For illustration, FIGS. 5 and 6 contain sample code in VHDL (VHSIC [Very-High-Speed Integrated Circuit] Hardware Description Language) to simulate signal detection. The sample code can be used to illustrate system operation, such as in generating the timing diagrams provided in FIGS. 4A and 4B. In FIG. 5, the cases in which the line is driven are initially handled. When the input signal “insig” is detected as “0” and the “weakdriver” signal is high, then “highZ_out” is “0” (indicating that a driven signal is present) and the sensed signal provided on logic_out is “0”, indicating that the received signal is a “0” value. Similarly, when the input signal is detected as “1” and the weak driver is low, then highZ_out is “0” (indicating that a driven signal is present) and the sensed signal provided on logic_out is “1”, indicating that the received signal is a “1” value. Such cases simulate the cases in which the external driver overrides the signal provided by a weak driver. FIG. 5 then provides for handling cases in which the detected signal is aligned with the weak driver, thus either a “0” signal and a low weak driver or a “1” signal and a high weak driver.

FIG. 6 then continues with cases in which the detected signal matches the weak driver signal. In this illustration, a counter highZ_count is incremented each time the detected signal “insig” matches the “weakdriver” value. When the weak driver has toggled the signal value three times, and thus “highZ_count” has reached a binary value of “11”, then the signal highZ_out becomes a value of “1”, indicating that the detected signal is a high impedance signal.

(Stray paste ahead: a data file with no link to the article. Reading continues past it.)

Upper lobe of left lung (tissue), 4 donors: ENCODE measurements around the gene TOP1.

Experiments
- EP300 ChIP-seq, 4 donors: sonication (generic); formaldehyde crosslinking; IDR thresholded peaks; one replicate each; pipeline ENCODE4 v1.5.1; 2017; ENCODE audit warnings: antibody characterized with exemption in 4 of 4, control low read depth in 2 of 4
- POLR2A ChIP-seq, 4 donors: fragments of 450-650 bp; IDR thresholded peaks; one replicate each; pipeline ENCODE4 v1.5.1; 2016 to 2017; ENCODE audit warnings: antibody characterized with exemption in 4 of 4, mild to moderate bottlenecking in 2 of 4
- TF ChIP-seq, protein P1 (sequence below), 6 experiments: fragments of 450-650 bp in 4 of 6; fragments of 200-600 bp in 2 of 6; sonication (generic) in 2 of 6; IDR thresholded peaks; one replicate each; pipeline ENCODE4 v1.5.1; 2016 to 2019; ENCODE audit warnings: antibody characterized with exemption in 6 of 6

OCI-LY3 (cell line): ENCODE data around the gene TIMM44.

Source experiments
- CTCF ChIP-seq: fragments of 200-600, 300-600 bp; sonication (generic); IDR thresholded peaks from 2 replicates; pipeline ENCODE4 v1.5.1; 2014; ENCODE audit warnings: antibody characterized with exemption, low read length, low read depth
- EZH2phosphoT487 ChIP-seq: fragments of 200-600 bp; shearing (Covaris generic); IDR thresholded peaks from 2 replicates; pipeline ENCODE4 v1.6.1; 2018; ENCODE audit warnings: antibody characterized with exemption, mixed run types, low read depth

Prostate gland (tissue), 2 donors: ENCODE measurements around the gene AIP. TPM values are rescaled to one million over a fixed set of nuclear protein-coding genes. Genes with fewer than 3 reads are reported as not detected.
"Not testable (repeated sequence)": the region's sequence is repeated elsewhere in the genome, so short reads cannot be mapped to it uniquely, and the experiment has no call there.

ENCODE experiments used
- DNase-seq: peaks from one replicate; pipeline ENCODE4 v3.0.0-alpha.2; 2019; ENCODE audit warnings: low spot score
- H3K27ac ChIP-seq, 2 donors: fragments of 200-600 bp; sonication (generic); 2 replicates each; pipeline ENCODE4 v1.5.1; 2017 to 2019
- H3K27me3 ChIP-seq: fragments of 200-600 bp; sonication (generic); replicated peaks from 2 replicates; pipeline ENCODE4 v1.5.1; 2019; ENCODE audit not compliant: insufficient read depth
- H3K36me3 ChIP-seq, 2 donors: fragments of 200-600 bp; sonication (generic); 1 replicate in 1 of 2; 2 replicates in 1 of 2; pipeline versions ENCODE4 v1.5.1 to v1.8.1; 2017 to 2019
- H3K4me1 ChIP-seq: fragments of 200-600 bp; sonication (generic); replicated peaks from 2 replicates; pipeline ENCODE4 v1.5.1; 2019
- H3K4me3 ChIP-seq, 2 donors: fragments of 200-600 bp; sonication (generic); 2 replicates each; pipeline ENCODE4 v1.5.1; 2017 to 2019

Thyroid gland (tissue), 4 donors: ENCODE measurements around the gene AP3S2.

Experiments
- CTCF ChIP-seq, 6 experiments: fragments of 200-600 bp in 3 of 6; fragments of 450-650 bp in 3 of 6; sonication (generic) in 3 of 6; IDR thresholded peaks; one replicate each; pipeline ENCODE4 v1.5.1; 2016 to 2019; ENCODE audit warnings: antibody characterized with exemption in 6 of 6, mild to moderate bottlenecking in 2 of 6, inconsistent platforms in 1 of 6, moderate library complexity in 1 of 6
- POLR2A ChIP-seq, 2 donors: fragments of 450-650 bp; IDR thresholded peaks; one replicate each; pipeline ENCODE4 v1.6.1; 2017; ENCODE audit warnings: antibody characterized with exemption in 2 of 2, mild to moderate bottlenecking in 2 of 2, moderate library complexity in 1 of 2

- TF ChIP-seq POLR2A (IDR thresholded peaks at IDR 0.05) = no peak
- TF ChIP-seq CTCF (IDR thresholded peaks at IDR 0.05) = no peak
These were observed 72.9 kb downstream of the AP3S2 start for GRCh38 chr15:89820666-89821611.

In conjunction with the sample simulation code provided in FIGS. 5 and 6, FIGS. 7 and 8 contain sample code to define the stimulus for signal detection in the VHDL circuit simulation.

In the description above, for the purposes of explanation, numerous specific details are set forth in order to provide a thorough understanding of the present invention. It will be apparent, however, to one skilled in the art that the present invention may be practiced without some of these specific details. In other instances, well-known structures and devices may be shown in block diagram form.

The present invention includes various processes. Certain processes of the present invention may be performed by hardware components or may be embodied in machine-executable instructions, which may be used to cause a general-purpose or special-purpose processor or logic circuits programmed with the instructions to perform the processes. Alternatively, the processes may be performed by a combination of hardware and software.